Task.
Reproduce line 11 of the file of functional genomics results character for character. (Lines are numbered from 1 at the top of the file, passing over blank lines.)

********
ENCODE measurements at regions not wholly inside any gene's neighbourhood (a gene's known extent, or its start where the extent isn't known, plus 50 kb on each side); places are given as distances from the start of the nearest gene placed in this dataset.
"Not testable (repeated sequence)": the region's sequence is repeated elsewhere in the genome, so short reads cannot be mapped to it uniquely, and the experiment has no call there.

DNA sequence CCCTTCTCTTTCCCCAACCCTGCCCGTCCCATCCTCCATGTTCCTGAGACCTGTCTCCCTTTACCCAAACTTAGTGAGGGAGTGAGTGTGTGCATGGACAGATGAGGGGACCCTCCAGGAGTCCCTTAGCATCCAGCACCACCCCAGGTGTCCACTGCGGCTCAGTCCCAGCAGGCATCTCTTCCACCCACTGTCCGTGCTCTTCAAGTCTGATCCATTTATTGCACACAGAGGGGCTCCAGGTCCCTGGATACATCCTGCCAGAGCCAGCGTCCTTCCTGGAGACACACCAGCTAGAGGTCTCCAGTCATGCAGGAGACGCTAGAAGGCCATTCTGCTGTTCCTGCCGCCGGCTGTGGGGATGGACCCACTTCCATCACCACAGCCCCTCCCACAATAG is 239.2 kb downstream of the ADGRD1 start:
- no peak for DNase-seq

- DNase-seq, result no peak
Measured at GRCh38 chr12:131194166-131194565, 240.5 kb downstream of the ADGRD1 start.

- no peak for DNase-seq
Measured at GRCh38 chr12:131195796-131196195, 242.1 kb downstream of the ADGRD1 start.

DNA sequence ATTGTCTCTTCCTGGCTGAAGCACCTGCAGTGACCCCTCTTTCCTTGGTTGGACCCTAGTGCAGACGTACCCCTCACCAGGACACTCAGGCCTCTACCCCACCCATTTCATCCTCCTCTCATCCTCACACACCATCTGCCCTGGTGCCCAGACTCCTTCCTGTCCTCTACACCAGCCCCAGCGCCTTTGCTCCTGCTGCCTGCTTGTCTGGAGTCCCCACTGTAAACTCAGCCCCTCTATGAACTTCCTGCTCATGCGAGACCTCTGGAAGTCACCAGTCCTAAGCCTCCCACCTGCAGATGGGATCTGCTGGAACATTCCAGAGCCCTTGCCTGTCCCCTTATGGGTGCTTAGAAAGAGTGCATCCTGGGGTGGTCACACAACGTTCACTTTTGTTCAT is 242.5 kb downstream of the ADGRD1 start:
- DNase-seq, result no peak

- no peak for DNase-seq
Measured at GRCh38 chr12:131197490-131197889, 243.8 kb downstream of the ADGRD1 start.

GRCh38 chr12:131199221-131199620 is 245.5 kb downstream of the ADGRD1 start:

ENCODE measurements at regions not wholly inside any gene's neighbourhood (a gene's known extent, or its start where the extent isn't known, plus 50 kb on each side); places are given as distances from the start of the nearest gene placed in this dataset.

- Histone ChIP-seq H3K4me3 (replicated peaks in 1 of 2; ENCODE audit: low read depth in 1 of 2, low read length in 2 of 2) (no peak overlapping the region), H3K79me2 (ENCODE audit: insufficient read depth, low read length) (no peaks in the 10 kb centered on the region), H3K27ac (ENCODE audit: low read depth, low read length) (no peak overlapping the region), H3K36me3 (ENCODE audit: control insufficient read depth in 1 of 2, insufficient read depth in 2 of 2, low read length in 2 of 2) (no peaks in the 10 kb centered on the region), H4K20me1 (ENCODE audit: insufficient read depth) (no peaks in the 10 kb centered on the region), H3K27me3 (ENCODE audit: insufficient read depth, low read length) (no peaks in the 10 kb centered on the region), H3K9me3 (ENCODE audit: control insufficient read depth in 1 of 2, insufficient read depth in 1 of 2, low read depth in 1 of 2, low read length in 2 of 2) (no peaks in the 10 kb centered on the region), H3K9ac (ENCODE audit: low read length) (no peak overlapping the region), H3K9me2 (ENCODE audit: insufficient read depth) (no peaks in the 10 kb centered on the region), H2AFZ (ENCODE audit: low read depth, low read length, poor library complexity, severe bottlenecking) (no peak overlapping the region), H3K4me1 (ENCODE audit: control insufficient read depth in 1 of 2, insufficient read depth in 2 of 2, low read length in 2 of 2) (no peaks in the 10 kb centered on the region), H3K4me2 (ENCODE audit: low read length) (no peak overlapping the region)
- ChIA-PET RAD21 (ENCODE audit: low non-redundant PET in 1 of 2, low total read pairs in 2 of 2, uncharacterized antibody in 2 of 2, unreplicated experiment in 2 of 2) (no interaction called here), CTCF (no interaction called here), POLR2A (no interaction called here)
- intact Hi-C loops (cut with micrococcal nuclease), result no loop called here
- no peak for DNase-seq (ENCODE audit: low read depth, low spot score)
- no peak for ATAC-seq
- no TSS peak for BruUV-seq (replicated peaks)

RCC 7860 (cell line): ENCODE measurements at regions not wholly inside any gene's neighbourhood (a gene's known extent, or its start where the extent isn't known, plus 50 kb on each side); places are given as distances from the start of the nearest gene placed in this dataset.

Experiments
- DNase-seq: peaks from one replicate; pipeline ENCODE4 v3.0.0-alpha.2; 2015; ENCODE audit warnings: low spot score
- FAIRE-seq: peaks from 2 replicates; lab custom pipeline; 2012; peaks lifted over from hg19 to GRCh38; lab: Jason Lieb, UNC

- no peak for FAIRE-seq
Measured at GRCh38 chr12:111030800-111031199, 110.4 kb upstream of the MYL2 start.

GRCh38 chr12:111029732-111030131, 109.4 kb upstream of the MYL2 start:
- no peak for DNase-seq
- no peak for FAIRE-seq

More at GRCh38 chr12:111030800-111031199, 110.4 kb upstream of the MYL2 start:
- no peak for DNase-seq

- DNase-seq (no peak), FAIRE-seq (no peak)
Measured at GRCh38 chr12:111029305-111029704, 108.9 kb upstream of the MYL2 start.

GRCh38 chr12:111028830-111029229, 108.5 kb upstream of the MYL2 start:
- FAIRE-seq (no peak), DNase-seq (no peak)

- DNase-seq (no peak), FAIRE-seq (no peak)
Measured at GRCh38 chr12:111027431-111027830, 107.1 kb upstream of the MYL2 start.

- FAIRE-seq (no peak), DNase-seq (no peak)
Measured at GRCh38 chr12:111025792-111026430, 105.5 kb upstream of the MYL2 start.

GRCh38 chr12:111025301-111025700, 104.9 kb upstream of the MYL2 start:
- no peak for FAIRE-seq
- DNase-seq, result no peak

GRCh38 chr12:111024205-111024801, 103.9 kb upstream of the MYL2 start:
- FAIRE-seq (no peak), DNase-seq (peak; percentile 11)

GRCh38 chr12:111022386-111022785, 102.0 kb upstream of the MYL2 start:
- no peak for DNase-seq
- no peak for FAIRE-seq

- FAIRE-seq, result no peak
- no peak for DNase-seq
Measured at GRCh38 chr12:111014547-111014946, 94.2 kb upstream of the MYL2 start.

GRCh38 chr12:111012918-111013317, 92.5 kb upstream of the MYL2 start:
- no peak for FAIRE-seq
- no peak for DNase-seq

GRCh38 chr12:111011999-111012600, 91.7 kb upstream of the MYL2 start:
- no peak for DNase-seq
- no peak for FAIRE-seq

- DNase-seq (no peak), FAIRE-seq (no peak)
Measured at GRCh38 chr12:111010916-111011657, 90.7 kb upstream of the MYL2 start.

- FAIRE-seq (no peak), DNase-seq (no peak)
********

- no peak for DNase-seq